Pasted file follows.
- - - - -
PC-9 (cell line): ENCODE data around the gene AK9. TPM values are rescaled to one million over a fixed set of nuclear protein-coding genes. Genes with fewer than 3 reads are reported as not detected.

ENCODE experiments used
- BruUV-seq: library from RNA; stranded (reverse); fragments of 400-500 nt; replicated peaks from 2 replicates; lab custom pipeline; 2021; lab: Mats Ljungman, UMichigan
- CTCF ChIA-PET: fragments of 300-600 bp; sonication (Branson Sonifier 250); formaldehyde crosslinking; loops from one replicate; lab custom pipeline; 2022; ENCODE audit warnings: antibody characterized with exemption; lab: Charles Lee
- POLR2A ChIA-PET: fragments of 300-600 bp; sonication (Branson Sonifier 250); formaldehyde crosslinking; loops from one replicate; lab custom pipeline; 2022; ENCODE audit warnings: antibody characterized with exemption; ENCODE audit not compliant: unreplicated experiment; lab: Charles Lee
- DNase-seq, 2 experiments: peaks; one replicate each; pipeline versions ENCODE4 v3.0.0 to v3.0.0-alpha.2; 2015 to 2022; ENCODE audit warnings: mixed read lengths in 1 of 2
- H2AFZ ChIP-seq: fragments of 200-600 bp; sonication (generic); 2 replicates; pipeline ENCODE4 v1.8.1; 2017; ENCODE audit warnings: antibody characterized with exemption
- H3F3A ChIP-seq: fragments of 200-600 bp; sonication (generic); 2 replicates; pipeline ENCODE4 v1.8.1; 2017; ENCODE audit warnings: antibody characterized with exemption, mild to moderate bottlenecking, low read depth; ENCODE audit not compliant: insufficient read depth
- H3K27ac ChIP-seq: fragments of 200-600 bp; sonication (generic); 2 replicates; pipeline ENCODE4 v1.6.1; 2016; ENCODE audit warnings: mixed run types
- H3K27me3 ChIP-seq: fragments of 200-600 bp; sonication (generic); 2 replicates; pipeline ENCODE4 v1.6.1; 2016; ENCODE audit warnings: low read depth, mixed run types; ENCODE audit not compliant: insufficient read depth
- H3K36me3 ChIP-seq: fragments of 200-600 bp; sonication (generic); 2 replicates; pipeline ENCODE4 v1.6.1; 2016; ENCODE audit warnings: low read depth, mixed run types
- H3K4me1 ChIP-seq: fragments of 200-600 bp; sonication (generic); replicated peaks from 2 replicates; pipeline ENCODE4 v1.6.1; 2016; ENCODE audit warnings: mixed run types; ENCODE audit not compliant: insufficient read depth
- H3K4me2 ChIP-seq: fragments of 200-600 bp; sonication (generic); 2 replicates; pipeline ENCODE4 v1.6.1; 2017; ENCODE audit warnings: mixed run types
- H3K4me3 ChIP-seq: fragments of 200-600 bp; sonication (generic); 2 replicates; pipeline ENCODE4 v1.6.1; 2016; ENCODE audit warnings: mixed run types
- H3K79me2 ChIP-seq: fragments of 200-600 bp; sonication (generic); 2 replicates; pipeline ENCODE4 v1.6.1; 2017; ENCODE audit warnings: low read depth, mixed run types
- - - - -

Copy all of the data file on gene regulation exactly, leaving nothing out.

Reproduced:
PC-9 (cell line): ENCODE data around the gene AK9. TPM values are rescaled to one million over a fixed set of nuclear protein-coding genes. Genes with fewer than 3 reads are reported as not detected.

ENCODE experiments used
- BruUV-seq: library from RNA; stranded (reverse); fragments of 400-500 nt; replicated peaks from 2 replicates; lab custom pipeline; 2021; lab: Mats Ljungman, UMichigan
- CTCF ChIA-PET: fragments of 300-600 bp; sonication (Branson Sonifier 250); formaldehyde crosslinking; loops from one replicate; lab custom pipeline; 2022; ENCODE audit warnings: antibody characterized with exemption; lab: Charles Lee
- POLR2A ChIA-PET: fragments of 300-600 bp; sonication (Branson Sonifier 250); formaldehyde crosslinking; loops from one replicate; lab custom pipeline; 2022; ENCODE audit warnings: antibody characterized with exemption; ENCODE audit not compliant: unreplicated experiment; lab: Charles Lee
- DNase-seq, 2 experiments: peaks; one replicate each; pipeline versions ENCODE4 v3.0.0 to v3.0.0-alpha.2; 2015 to 2022; ENCODE audit warnings: mixed read lengths in 1 of 2
- H2AFZ ChIP-seq: fragments of 200-600 bp; sonication (generic); 2 replicates; pipeline ENCODE4 v1.8.1; 2017; ENCODE audit warnings: antibody characterized with exemption
- H3F3A ChIP-seq: fragments of 200-600 bp; sonication (generic); 2 replicates; pipeline ENCODE4 v1.8.1; 2017; ENCODE audit warnings: antibody characterized with exemption, mild to moderate bottlenecking, low read depth; ENCODE audit not compliant: insufficient read depth
- H3K27ac ChIP-seq: fragments of 200-600 bp; sonication (generic); 2 replicates; pipeline ENCODE4 v1.6.1; 2016; ENCODE audit warnings: mixed run types
- H3K27me3 ChIP-seq: fragments of 200-600 bp; sonication (generic); 2 replicates; pipeline ENCODE4 v1.6.1; 2016; ENCODE audit warnings: low read depth, mixed run types; ENCODE audit not compliant: insufficient read depth
- H3K36me3 ChIP-seq: fragments of 200-600 bp; sonication (generic); 2 replicates; pipeline ENCODE4 v1.6.1; 2016; ENCODE audit warnings: low read depth, mixed run types
- H3K4me1 ChIP-seq: fragments of 200-600 bp; sonication (generic); replicated peaks from 2 replicates; pipeline ENCODE4 v1.6.1; 2016; ENCODE audit warnings: mixed run types; ENCODE audit not compliant: insufficient read depth
- H3K4me2 ChIP-seq: fragments of 200-600 bp; sonication (generic); 2 replicates; pipeline ENCODE4 v1.6.1; 2017; ENCODE audit warnings: mixed run types
- H3K4me3 ChIP-seq: fragments of 200-600 bp; sonication (generic); 2 replicates; pipeline ENCODE4 v1.6.1; 2016; ENCODE audit warnings: mixed run types
- H3K79me2 ChIP-seq: fragments of 200-600 bp; sonication (generic); 2 replicates; pipeline ENCODE4 v1.6.1; 2017; ENCODE audit warnings: low read depth, mixed run types